How working with perpetrators can stop domestic abuse

A 24-month programme aims to change behaviour via one-to-one sessions and group work.

More focus is being put on perpetrators in a bid to tackle soaring levels of domestic abuse.

In 2020-21, there were 33,425 such criminal charges recorded in Scotland, 9% higher than the previous year.

The vast majority (92%) went to court and, depending on the severity, convicted men were ordered to take part in a programme called the Caledonian System.

It aims to change their behaviour through one-to-ones with social workers as well as in groups.

Rory Macrae, head of the Caledonian System central team, has seen the approach to tackling domestic abuse become “more respectful and humane” over his 30-year career.

“What we’re asking men to do is difficult,” he told Scotland Tonight, which was given exclusive access to training sessions for social workers.

Rory Macrae has seen changes in the approach to domestic abusers over his 30-year career.

“We’re presenting a mirror to them to look at themselves, so the process is very challenging, but the style is not confrontational.

“Confronting a man about his beliefs is likely to be counterproductive.” 

While the work is carried out with men, the primary aim of the Caledonian System is to improve the lives of women and children experiencing domestic abuse by offering support and safety planning.

The programme takes around 24 months and sees perpetrators learn techniques to help them change their behaviour.

It currently runs in 19 council areas, but the Scottish Government has committed to making it available in all 32 by the end of the current parliament.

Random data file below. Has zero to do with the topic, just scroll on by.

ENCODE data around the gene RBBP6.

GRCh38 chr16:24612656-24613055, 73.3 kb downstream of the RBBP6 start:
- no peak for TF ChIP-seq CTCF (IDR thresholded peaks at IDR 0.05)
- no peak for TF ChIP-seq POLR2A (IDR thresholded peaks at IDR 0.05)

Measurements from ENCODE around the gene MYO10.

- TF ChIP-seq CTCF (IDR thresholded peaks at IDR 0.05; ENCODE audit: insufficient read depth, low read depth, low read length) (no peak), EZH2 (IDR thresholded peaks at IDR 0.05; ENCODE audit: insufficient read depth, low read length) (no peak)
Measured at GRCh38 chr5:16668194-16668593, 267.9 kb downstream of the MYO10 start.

Gill McKinna, the national trainer and adviser, prepares social workers for their sessions with perpetrators.

“If I can help them be enthusiastic about it and be the best workers they can, then they’ll deliver a really good service to the men,” she said.

Social workers are trained to work with perpetrators of domestic abuse.

“That’s what we want to do here – provide a really effective service and intervention to the men because we know that will keep their partners, their kids and them safer.”

The team make it clear they do not excuse the behaviour of the men, but hold them accountable in a safe way.

“Yes, the behaviours the men have used are difficult to deal with, it’s difficult to hear, it’s difficult to work with, but it’s people that want to change their behaviour,” Gill said.

“We help them to do that by creating that really therapeutic relationship with them, still holding men accountable.”

For support and information if you are a victim or perpetrator of domestic abuse visit https://www.nofeart.org/.

For more information about the Caledonian System please go to www.communityjustice.scot

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